A former Ministry of Defence (MoD) official has been jailed for misconduct in public office after it was found he took £70,000 in secret payments. Jeffrey Cook, 67, received cash payments and cars while employed at the Government department and seconded to a defence contractor called Paradigm.

At the time of the offence, MoD rules banned employees from accepting external paid employment, Southwark Crown Court was told on Friday.

It heard that Cook was in charge of his department's finances and between 2004 and 2008 committed misconduct in a public office by using his position to commission reports from offshore consultants.

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He commissioned ME Consultants Limited, within which he had personal contacts, to create reports for the MoD between 2005 and 2006.

The reports were on the MoD's SANGCOM project, which provided military communications equipment to the Saudi Arabian National Guard, the Serious Fraud Office said.

A total of £702,800 was sent from the Ministry of Defence to ME Consultants' Swiss bank account for the reports, the court was told.
Over an approximately 18-month period, Cook received around £70,000 in return.

He received the money in multiple forms including cars and a series of cash payments to his and his wife's Barclays bank account.
The first sum was sent in early 2006 and the final in mid-2007, the court was told.

Within that period, the official, who started working for the MoD in 1975, also received two cars worth a total of £32,906. Mr Justice Simon Picken added that Cook "augmented" his profit by not declaring the money to HMRC and avoiding tax.

Overall he received 10% of the money made by ME Consultants, the judge said. He added: "You made a personal gain at the expense of the public purse, receiving money that could otherwise have been used for the public in relation to the SANGCOM project or otherwise."

Cook was sentenced to 30 months imprisonment and handed a confiscation order to pay £123,813.06 within three months. In mitigation, defence barrister Tom Allen KC said: "These are dramatically old offences that are now standing to be dealt with."

He told the court that Cook - who listened to the proceedings through a hearing aid - has suffered a stroke, heart failure and diabetes during the 12-year period that has passed since investigations were launched. For the latest court reports, sign up to our crime newsletter here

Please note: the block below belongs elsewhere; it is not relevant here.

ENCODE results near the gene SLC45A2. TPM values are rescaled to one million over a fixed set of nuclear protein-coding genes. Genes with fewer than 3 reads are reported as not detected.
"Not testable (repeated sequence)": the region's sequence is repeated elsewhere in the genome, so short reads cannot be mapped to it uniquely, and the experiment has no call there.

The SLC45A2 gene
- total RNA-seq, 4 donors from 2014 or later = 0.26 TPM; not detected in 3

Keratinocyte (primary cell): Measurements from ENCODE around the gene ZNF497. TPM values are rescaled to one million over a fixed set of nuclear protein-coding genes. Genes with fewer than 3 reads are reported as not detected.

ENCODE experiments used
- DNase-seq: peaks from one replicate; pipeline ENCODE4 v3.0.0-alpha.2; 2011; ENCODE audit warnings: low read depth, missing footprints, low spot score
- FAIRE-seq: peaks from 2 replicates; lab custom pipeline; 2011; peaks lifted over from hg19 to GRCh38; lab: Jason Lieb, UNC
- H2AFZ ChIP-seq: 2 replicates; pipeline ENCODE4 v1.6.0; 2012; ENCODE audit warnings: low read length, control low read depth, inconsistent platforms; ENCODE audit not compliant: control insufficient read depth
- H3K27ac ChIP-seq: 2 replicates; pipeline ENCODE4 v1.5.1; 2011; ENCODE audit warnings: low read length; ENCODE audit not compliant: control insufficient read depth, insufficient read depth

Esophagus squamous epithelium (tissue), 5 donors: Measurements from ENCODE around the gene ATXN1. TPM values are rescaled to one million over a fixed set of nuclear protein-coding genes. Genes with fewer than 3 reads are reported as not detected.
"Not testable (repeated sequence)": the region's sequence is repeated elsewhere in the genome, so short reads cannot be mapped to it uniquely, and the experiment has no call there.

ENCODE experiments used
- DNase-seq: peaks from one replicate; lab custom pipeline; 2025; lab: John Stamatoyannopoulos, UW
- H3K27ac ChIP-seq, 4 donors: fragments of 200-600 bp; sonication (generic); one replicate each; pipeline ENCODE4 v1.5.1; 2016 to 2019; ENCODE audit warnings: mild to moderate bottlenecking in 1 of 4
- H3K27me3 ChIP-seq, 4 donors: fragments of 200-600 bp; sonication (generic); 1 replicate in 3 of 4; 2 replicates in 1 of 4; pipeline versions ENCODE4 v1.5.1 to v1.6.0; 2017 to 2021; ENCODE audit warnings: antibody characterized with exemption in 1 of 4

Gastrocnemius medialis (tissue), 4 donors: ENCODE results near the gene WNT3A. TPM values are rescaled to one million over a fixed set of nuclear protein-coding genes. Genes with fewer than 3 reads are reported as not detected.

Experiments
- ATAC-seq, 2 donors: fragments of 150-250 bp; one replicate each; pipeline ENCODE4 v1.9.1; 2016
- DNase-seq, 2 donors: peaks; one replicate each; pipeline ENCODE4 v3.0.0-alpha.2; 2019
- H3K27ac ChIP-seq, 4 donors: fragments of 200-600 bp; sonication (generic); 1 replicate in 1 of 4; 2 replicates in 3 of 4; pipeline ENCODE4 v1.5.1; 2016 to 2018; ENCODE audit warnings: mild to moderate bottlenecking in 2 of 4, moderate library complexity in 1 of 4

Cook, from Ceredigion, Wales, was first interviewed by police in 2014. Mr Allen said strokes were "caused in part with stress" and therefore Cook's "may not have been unconnected with the first three or four years of the prosecution".

He added: "There has to be some understanding by the court of the immense impact that the 12 years of being under suspicion, and then prosecution, has had on Mr Cook, his family life and his wife. It is the remorseless effecting of a prosecution against him, endlessly."

He argued a suspended sentence would be appropriate because "the antiquity" of the offence was "sufficiently unusual". The court heard he and his wife have a house in West Wales worth around £500,000 and approximately £145,000 in savings.

Mr Allen said: "He's now looking to the end (of life), and his principle concern, and that of his wife, is care. They want to try and stay in that house in west Wales and to put that money into care.

"He contemplates using all that money for that purpose - starting, funnily enough, with a stair lift. It's a very real prospect, it's not some fanciful game they're playing with - it's the reality; they're approaching their 70s and neither is in great shape."

He added: "(His age) is significant in terms of where he goes in his life from here - his capacity to work is effectively over."

In a statement after the hearing director of the Serious Fraud Office, Nick Ephgrave, said: "I am proud of my team for their determination and tenacity in prosecuting a complex case of corruption involving the defence industry.

"Today's sentencing demonstrates the Serious Fraud Office's ability to hold individuals to account, particularly when their actions undermine trust in our institutions."

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